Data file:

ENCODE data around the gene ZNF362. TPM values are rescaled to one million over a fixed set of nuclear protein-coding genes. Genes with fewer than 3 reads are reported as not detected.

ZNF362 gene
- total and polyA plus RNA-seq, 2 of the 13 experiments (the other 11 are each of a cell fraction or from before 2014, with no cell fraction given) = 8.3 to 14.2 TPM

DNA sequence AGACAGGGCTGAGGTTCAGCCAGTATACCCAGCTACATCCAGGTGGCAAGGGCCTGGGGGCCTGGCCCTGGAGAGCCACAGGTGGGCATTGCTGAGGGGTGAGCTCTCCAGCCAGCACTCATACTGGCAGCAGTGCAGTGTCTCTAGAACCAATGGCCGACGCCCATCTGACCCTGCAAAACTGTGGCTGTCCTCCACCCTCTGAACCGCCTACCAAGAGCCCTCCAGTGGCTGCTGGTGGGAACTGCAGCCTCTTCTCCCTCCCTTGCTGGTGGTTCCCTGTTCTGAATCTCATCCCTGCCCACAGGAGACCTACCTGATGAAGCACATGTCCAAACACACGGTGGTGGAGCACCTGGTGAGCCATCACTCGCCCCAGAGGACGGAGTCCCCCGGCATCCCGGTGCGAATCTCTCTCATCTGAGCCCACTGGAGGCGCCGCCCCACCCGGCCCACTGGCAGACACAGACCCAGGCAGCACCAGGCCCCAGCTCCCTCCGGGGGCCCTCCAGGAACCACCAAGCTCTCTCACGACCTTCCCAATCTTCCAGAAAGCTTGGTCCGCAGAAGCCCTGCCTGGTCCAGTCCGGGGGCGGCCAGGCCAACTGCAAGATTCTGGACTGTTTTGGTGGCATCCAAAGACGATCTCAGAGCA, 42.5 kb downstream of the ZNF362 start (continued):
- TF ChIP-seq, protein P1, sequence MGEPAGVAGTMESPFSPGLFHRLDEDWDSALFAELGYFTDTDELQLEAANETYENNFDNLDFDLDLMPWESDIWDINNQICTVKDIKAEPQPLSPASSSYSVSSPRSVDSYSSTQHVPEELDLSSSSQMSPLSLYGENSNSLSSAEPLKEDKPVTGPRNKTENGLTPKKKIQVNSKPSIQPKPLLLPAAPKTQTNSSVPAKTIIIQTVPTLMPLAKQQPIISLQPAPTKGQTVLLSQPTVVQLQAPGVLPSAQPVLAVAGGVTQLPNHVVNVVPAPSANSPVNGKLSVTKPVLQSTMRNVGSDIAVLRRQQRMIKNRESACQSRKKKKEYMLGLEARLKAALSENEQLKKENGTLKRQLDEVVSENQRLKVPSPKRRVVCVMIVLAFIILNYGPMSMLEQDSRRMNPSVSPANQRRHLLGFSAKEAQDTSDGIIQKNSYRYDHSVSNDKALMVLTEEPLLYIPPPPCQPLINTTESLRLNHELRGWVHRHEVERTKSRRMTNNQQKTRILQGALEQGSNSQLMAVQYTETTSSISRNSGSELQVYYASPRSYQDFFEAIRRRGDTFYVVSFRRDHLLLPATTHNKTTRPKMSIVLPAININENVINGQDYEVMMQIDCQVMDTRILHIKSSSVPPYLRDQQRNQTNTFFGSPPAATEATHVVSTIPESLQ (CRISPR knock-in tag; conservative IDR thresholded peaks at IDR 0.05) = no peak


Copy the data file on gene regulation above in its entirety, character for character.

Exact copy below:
ENCODE data around the gene ZNF362. TPM values are rescaled to one million over a fixed set of nuclear protein-coding genes. Genes with fewer than 3 reads are reported as not detected.

ZNF362 gene
- total and polyA plus RNA-seq, 2 of the 13 experiments (the other 11 are each of a cell fraction or from before 2014, with no cell fraction given) = 8.3 to 14.2 TPM

DNA sequence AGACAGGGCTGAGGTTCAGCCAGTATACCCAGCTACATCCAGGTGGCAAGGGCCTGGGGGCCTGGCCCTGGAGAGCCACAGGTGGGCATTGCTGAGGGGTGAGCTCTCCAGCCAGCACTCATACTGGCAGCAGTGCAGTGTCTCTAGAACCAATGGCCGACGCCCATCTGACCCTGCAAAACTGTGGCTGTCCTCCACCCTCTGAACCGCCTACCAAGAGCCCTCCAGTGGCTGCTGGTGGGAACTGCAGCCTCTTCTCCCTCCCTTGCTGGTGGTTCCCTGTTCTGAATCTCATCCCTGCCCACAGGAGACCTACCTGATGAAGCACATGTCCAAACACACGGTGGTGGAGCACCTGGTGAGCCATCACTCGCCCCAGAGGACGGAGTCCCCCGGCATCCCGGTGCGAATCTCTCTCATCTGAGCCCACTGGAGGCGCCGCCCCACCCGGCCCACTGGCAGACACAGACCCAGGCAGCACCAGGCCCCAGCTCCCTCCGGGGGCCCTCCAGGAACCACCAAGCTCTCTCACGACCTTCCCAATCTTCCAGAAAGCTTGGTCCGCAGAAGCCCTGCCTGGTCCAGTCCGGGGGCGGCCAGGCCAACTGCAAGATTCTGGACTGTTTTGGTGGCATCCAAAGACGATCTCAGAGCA, 42.5 kb downstream of the ZNF362 start (continued):
- TF ChIP-seq, protein P1, sequence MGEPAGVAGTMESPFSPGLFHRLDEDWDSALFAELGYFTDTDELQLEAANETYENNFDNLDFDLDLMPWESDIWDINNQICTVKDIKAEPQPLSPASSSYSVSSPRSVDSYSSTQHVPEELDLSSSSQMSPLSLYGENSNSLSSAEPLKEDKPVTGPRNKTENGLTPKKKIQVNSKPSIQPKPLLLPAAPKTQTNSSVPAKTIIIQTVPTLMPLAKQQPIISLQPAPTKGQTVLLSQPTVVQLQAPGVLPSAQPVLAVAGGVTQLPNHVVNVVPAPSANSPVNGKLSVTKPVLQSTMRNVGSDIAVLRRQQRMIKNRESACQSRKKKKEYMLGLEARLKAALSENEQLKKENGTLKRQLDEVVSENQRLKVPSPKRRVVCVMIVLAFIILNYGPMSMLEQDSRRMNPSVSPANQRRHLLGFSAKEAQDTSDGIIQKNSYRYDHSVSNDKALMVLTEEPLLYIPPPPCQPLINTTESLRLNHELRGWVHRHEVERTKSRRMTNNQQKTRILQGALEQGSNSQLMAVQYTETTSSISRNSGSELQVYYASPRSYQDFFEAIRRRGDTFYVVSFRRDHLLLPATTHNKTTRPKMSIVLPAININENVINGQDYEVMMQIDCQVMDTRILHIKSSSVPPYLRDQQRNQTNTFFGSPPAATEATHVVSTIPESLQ (CRISPR knock-in tag; conservative IDR thresholded peaks at IDR 0.05) = no peak